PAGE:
The Northeast Goes Midwest: An Underground conversation with The Flaming Lips’ Steven Drozd

FL - The_Terror_coverReading through the track listing of The Flaming Lips’ latest album, The Terror, one fact quickly becomes clear. These aren’t your parents’ fearless freaks.

Gone are such light-hearted song titles like “She Don’t Use Jelly,” “Yoshimi Battles the Pink Robots” and “This Here Giraffe,” replaced by more dread-inducing sobriquets like “Turning Violent,” “You Are Alone” and “Butterfly, How Long It Takes To Die” amongst others.

Also undergoing an evolution of sorts is the Lips’ live show, which the band brings to a headlining slot at the Maha Music Festival in Omaha, Neb. on August 17.

For the past several years, the group’s concerts have been highlighted by lead singer Wayne Coyne encasing himself in a giant space bubble, confetti cannons showering the audience, and a collection of dancers gyrating on stage.

“If you saw us in 2009 or something, and you’re expecting the same kind of show, it’s not that,” said Lips’ multi-instrumentalist and songwriter Steven Drozd during a recent phone interview from his home in Oklahoma.

“Wayne doesn’t get in the space bubble anymore,” he continued. “We don’t have the dancers on stage. We’ve got a whole new light show with a whole new video set-up, and all this stuff.”

The motivation for these changes is the mood of the Lips’ new material, which has been described by reviewers as dark, heavy, and depressing. While critics have also referred to songs from The Terror as among the band’s best, crowd reactions to the group’s new set have been mixed.

According to Drozd, after The Flaming Lips’ first new show at the SXSW music festival in Austin, Texas in March, “there were a lot of people scratching their heads.”

“I think it put some people off,” he said. “But some of our hardcore fans, I think, were just so excited we were doing something completely new that that sort of trumped everything else. So we’re kind of getting a combination of those two things as we go. We’re working out the dynamics of where we can get the most intensity from it for our live show.”

Another misconception that Drozd addressed during his interview was that since the mood of The Terror appears so bleak, many in the media have posited that making the record must have been an arduous process.

He said, “I can’t say it’s our best record. When someone says that, it’s hard to take them seriously. I would say it’s the easiest record I’ve made with the Lips, and also there’s really nothing I would change about the record.”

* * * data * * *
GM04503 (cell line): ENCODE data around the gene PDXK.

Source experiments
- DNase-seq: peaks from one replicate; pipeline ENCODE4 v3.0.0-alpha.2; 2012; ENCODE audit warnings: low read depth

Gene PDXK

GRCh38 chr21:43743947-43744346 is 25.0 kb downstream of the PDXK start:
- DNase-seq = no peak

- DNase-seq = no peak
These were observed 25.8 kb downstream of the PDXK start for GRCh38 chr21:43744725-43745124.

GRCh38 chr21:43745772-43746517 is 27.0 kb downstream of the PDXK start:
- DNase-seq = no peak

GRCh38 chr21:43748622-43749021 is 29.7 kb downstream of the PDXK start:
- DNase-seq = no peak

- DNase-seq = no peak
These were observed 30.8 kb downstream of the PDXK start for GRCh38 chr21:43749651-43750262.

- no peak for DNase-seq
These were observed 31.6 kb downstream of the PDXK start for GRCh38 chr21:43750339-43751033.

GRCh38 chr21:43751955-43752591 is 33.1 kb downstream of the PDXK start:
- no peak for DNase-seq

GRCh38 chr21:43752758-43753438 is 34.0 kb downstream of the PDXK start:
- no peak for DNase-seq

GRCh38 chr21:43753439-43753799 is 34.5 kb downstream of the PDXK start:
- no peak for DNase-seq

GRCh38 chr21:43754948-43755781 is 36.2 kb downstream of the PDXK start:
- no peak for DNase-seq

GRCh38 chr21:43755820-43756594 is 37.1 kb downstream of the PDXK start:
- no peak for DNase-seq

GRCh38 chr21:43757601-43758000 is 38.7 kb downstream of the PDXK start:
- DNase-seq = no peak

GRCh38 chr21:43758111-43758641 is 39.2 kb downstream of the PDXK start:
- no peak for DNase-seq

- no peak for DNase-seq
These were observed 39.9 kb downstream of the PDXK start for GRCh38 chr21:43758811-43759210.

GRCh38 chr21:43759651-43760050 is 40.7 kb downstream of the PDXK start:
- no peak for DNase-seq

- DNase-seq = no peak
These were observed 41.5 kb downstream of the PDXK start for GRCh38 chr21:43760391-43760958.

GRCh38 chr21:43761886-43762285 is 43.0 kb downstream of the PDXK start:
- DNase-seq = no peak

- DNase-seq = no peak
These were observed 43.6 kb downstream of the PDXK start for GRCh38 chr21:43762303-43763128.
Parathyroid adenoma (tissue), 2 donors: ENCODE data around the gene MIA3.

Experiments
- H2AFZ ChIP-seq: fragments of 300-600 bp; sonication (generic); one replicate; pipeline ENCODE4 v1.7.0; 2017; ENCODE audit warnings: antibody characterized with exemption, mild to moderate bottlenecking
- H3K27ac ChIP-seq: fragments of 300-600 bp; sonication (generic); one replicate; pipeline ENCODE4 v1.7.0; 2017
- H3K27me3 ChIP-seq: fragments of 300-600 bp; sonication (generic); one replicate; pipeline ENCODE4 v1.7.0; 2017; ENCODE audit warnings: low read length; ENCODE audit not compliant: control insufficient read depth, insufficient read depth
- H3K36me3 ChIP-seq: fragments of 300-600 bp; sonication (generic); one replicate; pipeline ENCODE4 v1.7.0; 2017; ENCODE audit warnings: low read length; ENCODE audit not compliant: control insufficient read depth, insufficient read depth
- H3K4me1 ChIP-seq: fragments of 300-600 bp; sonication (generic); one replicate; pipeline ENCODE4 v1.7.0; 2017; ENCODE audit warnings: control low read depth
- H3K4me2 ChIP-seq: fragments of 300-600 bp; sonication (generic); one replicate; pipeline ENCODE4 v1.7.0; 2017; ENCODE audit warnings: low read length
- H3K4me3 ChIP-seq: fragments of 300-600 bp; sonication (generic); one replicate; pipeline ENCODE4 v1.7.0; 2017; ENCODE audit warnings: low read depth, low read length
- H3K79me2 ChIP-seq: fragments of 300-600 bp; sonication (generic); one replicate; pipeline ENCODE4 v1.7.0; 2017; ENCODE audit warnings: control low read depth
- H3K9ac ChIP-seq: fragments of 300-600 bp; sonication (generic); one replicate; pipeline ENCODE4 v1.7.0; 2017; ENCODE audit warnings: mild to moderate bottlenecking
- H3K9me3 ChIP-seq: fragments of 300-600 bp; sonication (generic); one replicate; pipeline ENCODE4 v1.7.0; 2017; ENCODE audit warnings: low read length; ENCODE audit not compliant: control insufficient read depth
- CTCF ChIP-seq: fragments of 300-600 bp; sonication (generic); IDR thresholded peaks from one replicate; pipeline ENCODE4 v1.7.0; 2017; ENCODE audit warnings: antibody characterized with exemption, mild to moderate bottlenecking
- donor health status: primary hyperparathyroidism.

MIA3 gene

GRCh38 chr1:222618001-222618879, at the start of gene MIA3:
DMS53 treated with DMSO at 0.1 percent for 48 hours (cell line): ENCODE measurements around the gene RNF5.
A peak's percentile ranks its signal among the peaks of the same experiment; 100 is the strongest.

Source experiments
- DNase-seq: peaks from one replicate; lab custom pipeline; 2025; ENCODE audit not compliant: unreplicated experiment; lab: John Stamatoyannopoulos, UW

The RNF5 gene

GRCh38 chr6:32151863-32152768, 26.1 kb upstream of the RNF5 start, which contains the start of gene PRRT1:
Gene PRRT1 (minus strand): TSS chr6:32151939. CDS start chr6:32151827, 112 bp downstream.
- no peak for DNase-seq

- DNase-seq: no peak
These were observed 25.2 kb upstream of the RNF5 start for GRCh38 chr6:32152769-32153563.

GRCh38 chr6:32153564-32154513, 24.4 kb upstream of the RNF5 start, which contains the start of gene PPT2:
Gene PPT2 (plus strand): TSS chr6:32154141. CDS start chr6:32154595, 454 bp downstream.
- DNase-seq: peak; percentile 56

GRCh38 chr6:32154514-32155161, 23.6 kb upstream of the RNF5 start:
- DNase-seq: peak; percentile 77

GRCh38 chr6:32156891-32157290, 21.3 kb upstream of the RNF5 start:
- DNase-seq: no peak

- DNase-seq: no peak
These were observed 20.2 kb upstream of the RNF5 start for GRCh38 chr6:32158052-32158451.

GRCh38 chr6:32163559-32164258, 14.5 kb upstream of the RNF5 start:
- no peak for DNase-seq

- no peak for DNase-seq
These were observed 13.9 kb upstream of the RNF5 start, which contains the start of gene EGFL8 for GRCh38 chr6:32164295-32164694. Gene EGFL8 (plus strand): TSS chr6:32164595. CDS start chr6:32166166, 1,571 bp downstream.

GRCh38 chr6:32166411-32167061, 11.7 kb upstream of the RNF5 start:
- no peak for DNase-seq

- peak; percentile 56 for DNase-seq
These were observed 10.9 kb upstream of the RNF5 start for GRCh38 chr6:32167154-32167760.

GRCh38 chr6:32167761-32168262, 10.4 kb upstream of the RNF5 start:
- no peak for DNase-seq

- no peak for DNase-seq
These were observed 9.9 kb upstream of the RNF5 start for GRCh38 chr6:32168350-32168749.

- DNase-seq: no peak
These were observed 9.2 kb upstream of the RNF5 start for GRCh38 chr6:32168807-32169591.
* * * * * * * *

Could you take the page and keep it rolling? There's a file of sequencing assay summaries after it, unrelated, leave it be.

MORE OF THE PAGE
One particular change that Drozd wouldn’t make is altering the amount of guitar used on The Terror. Instead of employing the prototypical rock band setup of bass, drums, guitar and vocals, Drozd and company turned to a variety of keyboards and synthesizers to fill out their album’s overall sound.

“I think after a few songs we realized there wasn’t any guitar, and we liked it,” said Drozd. “We were drawn to these two or three keyboards that were up at the studio, these three old synthesizers that kind of just kept calling to us, beckoning to us, to use them or something.”

Watch the official video for “Turning Violent” by The Flaming Lips here:

Also beckoning to Drozd is the future. Apart from touring with the Lips for the rest of the year, the multi-instrumentalist is preparing to start recording a side project of his and singer Coyne’s in the coming weeks. Dubbed The Electric Wurmz, the project is to consist of a rotating ensemble of musicians including Coyne on bass, and Drozd supplying guitar, keyboards, and lead vocals.

He said, “We’re just going to try and create this weird collective of psychedelic, prog, Kraut, Miles Davis, electric, punk rock sort of music. We’ll have some recording material, and maybe even be playing shows by the end of year or something.”

Until then, Drozd remains proud of his primary band’s continued relevancy. Despite 30 years of existence and numerous evolutions in its sound, The Flaming Lips is a group that is still capable of evoking a strong reaction in fans and critics alike. And the multi-instrumentalist couldn’t be prouder.

“I think it gets harder in some ways to keep making output that people would be interested in,” Drozd noted near the end of his interview. “It’s hard to keep that up, but I feel like we’re doing a pretty good job of it right now. We’ll see what happens in the next couple of years, but I hope people will still look to us as a band that’s creating new music that they might want to hear.”

The Flaming Lips play at the Maha Music Festival, Stinson Park in Aksarben Village, Saturday, August 17. General Admission tickets cost $45/ advance, $55/ day of show. Visit

For more information on The Flaming Lips or to see future tour dates please visit

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One Response to The Northeast Goes Midwest: An Underground conversation with The Flaming Lips’ Steven Drozd

  1. Pingback: Five Years Gone – Knock on Wood | Michael Cimaomo

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